CARACAS, Jan 31 (IPS) – Rural life in Latin America and the Caribbean continues to be marked by poverty and inequality compared to the towns and cities where the vast majority of the population lives. A new focus on rural life in the region could help reveal and address the challenges and neglect faced by people in the countryside.
“Many people in our countryside simply no longer have a way to live, without services or incentives comparable to those in the cities, producing less and for less pay, under the threat of more disease and poverty,” Venezuelan coffee producer Vicente Pérez told IPS.
In Mexico, whose countryside was home to 24 million of its 127 million inhabitants at the beginning of this decade, according to the World Bank, a study by the Economic Commission for Latin America and the Caribbean (ECLAC) showed that eight out of every 10 rural inhabitants lived in poverty, and six in extreme poverty.
It was in the Mexican capital where experts from ECLAC and the International Fund for Agricultural Development (IFAD) proposed this January “a new approach” to the concept of rural life in the region, to help public action to reduce inequality and contribute to the achievement of the Sustainable Development Goals (SDGs).
The project’s director, Ramón Padilla, told IPS from Mexico City that “we need a new narrative about rural Latin America that goes beyond the traditional static and dichotomous vision, and that sees rural areas not as backward places, but as territories with great potential for development and connections.”
Building a new narrative “is important for a better visualization, treatment and reduction of inequalities in income, infrastructure, education, health, gender, etc.,” added Padilla, head of ECLAC’s Economic Development Unit in Mexico.
“Those who have access to electricity, drinking water, communications and transport to work or school in a big city are at a great distance from life in many depressed rural areas,” said Pérez, executive director of the Venezuelan Confederation of Agricultural Producers (Fedeagro).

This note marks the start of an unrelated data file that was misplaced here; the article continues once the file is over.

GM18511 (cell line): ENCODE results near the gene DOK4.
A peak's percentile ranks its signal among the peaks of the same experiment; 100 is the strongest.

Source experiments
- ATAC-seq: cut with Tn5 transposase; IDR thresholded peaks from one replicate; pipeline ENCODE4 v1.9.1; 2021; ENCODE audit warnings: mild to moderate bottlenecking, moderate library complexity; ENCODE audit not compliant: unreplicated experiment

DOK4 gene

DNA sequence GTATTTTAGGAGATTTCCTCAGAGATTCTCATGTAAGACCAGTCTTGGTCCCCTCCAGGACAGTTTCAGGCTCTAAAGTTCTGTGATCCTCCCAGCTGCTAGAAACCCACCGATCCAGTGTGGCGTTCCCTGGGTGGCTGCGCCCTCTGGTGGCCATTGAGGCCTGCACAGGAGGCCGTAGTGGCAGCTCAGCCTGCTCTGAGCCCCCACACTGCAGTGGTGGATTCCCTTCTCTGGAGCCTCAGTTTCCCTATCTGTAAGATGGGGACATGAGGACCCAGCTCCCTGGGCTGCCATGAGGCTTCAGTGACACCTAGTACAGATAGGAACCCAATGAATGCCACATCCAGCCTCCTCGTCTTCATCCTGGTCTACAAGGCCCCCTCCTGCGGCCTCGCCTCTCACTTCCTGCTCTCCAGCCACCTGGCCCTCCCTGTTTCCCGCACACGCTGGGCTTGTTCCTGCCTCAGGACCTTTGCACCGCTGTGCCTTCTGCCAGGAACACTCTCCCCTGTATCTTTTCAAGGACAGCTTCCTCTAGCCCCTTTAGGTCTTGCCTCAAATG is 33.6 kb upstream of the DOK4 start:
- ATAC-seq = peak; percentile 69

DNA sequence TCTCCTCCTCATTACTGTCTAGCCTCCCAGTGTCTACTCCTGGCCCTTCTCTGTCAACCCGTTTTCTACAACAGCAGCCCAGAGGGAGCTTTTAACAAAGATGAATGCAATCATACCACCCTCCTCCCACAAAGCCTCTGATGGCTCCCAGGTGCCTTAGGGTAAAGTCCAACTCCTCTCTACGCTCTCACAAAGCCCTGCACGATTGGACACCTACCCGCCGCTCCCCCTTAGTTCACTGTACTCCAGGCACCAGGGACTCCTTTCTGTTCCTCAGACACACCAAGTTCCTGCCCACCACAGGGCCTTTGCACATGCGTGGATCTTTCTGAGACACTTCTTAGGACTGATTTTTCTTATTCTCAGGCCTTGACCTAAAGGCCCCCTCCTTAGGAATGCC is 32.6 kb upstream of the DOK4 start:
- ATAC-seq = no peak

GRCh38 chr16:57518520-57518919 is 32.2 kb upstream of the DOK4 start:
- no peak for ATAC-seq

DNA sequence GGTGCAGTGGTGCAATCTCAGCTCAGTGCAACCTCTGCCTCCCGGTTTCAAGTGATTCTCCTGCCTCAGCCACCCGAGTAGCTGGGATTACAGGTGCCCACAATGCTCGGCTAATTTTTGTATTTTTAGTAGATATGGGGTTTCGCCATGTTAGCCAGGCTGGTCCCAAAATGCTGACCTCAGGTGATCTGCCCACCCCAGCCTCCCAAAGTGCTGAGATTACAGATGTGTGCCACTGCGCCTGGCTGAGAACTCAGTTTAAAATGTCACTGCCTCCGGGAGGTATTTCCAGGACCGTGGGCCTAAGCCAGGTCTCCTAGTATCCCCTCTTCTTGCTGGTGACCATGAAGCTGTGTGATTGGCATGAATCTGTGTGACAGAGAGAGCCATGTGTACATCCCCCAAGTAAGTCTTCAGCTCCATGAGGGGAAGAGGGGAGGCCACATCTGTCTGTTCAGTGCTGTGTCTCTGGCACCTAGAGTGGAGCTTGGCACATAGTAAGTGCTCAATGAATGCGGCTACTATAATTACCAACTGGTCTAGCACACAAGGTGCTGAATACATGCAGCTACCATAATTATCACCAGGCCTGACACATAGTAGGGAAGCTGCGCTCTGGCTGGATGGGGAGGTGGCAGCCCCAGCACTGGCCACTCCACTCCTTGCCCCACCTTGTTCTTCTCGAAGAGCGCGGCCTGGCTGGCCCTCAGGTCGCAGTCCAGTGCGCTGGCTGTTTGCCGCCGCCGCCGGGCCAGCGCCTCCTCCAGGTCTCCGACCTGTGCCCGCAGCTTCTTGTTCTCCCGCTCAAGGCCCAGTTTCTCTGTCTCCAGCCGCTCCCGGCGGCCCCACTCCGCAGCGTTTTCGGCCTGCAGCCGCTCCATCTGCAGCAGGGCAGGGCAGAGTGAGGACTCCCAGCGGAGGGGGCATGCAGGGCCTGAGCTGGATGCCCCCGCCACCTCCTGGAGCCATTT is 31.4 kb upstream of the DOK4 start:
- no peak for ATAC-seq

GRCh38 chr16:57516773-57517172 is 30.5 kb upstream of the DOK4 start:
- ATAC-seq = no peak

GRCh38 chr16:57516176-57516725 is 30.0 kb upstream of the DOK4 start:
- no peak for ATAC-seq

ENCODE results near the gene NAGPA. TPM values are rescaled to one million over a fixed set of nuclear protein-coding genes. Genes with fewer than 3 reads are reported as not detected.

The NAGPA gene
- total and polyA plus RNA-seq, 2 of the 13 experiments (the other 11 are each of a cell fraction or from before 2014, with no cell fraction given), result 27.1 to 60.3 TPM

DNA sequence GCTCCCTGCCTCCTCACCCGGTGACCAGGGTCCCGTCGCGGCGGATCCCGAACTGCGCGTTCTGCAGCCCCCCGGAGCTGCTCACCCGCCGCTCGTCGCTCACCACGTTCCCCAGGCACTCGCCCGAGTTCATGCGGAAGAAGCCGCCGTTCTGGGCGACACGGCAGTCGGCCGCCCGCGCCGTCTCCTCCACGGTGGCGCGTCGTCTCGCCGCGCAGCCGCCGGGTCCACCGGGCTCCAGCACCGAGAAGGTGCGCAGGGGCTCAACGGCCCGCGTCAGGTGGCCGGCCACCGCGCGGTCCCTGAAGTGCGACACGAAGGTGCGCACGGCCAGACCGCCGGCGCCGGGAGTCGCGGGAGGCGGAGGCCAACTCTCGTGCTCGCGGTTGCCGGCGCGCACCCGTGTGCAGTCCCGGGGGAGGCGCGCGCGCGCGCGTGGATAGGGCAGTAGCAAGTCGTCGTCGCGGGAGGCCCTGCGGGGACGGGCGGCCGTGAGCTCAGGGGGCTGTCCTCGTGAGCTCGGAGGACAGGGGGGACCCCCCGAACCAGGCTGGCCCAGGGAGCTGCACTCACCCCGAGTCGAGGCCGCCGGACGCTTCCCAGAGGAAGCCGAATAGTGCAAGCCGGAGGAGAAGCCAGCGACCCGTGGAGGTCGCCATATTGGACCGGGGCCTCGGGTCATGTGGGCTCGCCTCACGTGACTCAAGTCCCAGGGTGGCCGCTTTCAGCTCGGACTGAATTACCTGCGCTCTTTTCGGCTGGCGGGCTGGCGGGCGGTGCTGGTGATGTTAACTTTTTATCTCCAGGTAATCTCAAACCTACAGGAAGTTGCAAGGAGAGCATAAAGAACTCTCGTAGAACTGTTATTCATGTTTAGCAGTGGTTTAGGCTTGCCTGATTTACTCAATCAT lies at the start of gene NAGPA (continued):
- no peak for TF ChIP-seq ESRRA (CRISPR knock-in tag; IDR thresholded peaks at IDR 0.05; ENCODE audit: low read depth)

Entrenched rural poverty
Hilda, the head of her household in Los Rufinos, a village of 40 families in the middle of a sandy dry forest in the northwestern department of Piura, Peru, told visitors from the Argentina-based Latfem regional feminist communication network what it is like to live without electricity and drinking water, to cook with firewood and, among other hardships, to get her granddaughters the schooling she did not have.
In their dirt-floored houses with fences and walls made of logs, plastic and tin sheeting, the women in Los Rufinos cook in the early hours of the morning for the men of the village who go to work in the agro-exporting fruit plants in Piura, the departmental capital.
“When there is no moon, the night is really dark, you can’t see a thing. It’s not like in the city, where there is so much light,” Hilda commented to the Latfem representatives.
In Peru, a country of 33.5 million inhabitants (80 percent urban and 20 percent rural), 9.2 million people are poor, according to the government statistics institute. Poverty measured by income affects 24 percent of the urban population and 41 percent of the rural population, while extreme poverty affects 2.6 percent of the urban population and 16.6 percent of the rural population.
Farther north, in a rural area of the department of Cundinamarca in central Colombia, Edilsa Alarcón showed on the television program “En los zapatos de” (In the Shoes of), on the Caracol network, how she goes every day to two small fields near her home to milk four cows, her family’s livelihood.
She carries 18 liters of milk on the back of a donkey every morning, which she sells for 14 dollars, barely enough to live on. She owns no land and her biggest expense is renting pastureland for 860 dollars a year.
Colombia’s rural areas are home to 12.2 million people (51.8 percent men and 48.2 percent women), 46 percent of whom live in poverty, according to ECLAC.
“Gente de Guate”, produced by Guatemalan Youtubers , collects and delivers food, household goods and even cash for families in the countryside who barely scrape by in houses with four walls made of corrugated metal sheeting, boards and logs, wood stoves and a few chickens running around among corn and cooking banana plants.